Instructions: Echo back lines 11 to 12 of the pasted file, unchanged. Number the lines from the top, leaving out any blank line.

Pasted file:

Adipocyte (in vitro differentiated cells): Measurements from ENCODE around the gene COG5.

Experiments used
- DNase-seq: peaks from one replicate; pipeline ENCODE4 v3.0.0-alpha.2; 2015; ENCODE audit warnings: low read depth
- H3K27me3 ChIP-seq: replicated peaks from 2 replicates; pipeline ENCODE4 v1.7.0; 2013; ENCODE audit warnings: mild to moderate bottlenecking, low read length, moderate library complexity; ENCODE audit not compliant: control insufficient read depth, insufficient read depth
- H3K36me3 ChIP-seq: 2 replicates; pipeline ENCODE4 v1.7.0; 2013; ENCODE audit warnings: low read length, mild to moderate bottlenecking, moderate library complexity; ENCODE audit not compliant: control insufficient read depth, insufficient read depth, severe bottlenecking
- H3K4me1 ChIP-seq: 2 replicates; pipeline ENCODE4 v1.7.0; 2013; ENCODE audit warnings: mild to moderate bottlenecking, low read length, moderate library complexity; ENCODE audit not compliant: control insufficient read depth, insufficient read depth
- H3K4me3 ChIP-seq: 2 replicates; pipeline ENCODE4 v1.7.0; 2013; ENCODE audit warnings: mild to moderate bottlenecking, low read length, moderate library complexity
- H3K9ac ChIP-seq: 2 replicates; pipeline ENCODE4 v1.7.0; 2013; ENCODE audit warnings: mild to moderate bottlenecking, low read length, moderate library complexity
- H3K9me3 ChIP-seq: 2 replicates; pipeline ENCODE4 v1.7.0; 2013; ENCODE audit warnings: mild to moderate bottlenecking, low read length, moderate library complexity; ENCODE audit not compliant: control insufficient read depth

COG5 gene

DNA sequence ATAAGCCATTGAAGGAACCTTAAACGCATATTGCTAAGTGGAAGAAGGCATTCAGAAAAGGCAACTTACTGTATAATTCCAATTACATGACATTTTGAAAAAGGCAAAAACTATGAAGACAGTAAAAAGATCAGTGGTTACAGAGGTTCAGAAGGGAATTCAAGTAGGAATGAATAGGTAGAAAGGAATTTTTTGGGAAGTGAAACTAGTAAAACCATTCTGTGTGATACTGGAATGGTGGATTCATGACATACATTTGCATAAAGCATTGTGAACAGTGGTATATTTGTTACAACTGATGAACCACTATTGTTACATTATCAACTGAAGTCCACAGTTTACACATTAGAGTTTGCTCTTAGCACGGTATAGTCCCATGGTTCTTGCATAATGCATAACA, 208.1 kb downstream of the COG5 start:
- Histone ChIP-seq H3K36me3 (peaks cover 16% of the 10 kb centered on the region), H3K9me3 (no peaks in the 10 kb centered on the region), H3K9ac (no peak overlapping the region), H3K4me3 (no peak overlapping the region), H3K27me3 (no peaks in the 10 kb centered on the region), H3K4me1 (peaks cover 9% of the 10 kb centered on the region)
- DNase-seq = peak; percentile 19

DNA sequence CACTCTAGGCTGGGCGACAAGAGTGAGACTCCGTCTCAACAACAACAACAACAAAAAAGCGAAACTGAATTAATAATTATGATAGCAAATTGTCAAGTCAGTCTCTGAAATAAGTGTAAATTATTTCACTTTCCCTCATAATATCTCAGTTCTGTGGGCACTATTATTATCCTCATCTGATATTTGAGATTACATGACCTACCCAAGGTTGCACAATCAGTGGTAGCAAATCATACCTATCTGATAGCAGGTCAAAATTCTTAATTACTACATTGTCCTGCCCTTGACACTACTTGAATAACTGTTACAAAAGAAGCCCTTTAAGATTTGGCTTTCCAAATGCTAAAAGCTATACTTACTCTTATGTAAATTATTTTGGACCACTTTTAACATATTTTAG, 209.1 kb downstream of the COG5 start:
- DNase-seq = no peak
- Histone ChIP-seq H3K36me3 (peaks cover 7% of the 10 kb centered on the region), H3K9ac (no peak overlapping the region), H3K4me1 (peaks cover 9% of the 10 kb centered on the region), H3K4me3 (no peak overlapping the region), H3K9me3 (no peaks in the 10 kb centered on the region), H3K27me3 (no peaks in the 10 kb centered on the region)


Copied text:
DNA sequence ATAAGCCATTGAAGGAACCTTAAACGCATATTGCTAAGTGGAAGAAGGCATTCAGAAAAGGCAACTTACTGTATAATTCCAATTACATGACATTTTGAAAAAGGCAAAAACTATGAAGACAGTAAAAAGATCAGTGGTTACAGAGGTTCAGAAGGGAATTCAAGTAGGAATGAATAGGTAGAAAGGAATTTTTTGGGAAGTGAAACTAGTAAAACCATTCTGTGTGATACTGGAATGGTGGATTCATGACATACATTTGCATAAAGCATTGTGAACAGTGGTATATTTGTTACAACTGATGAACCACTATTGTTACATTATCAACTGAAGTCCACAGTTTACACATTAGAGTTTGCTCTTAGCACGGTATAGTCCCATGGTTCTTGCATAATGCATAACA, 208.1 kb downstream of the COG5 start:
- Histone ChIP-seq H3K36me3 (peaks cover 16% of the 10 kb centered on the region), H3K9me3 (no peaks in the 10 kb centered on the region), H3K9ac (no peak overlapping the region), H3K4me3 (no peak overlapping the region), H3K27me3 (no peaks in the 10 kb centered on the region), H3K4me1 (peaks cover 9% of the 10 kb centered on the region)